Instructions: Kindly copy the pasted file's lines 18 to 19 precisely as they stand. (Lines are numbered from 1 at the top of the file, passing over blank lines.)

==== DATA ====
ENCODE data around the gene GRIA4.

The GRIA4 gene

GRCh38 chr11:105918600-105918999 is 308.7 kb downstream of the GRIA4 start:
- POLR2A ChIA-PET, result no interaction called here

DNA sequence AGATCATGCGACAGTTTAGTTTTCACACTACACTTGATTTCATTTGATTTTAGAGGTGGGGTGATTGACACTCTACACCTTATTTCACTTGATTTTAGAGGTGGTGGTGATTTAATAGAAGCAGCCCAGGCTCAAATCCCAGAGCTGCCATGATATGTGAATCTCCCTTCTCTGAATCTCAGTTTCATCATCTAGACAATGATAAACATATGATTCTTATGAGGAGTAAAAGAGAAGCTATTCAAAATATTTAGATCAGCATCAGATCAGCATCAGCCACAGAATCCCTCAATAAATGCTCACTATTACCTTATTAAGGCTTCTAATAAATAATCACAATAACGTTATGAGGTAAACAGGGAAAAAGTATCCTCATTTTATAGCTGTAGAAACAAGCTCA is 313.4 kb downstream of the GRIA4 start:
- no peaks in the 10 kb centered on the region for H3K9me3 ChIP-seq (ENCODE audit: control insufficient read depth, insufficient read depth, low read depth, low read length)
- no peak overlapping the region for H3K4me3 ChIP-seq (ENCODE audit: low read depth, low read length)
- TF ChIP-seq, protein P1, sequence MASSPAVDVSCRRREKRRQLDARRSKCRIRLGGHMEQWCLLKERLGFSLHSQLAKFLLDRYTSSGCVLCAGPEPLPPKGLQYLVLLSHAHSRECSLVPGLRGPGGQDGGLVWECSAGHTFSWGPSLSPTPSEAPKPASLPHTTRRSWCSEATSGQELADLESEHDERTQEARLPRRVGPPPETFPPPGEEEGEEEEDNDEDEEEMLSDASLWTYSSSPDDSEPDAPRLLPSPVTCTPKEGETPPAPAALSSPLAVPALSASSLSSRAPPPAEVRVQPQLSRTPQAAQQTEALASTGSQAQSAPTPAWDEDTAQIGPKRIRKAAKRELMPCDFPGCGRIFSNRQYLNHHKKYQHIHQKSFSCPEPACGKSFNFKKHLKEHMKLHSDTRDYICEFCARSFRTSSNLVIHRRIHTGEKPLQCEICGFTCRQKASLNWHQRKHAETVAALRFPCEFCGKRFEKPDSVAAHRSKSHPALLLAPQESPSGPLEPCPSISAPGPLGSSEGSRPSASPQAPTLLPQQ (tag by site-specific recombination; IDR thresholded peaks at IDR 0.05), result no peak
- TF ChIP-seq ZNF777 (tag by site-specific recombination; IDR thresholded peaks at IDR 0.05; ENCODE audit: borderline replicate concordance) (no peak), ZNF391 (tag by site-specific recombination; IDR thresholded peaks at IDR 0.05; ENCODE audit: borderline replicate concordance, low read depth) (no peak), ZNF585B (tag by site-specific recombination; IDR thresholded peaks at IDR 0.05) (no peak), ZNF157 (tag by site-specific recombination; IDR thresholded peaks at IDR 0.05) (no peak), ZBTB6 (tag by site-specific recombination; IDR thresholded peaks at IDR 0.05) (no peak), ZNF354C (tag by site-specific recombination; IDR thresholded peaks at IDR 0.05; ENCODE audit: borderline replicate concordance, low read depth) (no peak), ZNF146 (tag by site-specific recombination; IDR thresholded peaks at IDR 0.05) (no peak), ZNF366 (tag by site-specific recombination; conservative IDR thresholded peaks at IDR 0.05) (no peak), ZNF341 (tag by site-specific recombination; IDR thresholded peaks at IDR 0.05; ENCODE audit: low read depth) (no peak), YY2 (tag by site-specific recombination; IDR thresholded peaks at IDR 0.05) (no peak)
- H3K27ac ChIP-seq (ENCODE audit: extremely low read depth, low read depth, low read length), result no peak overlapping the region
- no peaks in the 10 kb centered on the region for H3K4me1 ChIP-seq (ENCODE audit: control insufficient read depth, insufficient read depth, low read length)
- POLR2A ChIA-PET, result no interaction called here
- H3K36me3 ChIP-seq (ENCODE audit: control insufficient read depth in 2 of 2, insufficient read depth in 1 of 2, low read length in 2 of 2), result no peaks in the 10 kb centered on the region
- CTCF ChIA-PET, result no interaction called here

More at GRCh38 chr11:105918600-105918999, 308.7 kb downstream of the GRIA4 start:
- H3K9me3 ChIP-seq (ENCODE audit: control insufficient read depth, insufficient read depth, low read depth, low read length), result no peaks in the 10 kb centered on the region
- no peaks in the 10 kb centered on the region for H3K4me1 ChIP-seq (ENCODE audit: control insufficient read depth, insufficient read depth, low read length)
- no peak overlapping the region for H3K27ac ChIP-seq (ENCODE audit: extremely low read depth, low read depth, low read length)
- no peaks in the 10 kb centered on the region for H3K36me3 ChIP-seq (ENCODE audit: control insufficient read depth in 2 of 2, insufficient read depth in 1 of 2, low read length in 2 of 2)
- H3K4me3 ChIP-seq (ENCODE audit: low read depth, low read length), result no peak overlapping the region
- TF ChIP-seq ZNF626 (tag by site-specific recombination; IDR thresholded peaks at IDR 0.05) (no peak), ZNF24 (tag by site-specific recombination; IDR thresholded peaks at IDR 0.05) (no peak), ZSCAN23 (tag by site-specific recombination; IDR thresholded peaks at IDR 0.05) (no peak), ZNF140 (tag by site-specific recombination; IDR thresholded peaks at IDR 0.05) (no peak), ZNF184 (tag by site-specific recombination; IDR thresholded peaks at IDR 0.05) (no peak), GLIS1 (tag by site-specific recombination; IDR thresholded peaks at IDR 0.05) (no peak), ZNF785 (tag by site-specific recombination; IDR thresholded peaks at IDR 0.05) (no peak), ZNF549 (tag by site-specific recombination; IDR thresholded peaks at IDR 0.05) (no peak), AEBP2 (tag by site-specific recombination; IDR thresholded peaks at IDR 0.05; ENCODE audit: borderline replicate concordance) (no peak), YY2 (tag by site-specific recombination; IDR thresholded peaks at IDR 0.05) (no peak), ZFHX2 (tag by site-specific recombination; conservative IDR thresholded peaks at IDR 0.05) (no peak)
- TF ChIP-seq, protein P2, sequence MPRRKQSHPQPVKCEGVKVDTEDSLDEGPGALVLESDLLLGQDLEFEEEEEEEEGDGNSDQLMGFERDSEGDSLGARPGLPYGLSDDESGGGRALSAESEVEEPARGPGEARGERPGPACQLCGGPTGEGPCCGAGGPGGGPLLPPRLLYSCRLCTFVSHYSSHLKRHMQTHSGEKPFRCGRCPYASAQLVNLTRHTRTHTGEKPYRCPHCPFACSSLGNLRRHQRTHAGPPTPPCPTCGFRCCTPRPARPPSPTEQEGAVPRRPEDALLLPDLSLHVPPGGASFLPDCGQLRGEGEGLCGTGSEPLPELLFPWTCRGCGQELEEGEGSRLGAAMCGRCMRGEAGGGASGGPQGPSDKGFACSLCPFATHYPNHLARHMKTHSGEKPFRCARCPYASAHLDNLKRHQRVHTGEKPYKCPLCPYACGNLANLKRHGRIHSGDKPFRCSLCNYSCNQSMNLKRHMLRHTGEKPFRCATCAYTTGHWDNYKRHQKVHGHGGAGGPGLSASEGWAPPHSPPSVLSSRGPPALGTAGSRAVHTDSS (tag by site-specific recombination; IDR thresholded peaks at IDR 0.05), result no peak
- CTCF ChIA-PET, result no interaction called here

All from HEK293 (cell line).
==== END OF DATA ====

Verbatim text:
- no peak overlapping the region for H3K27ac ChIP-seq (ENCODE audit: extremely low read depth, low read depth, low read length)
- no peaks in the 10 kb centered on the region for H3K36me3 ChIP-seq (ENCODE audit: control insufficient read depth in 2 of 2, insufficient read depth in 1 of 2, low read length in 2 of 2)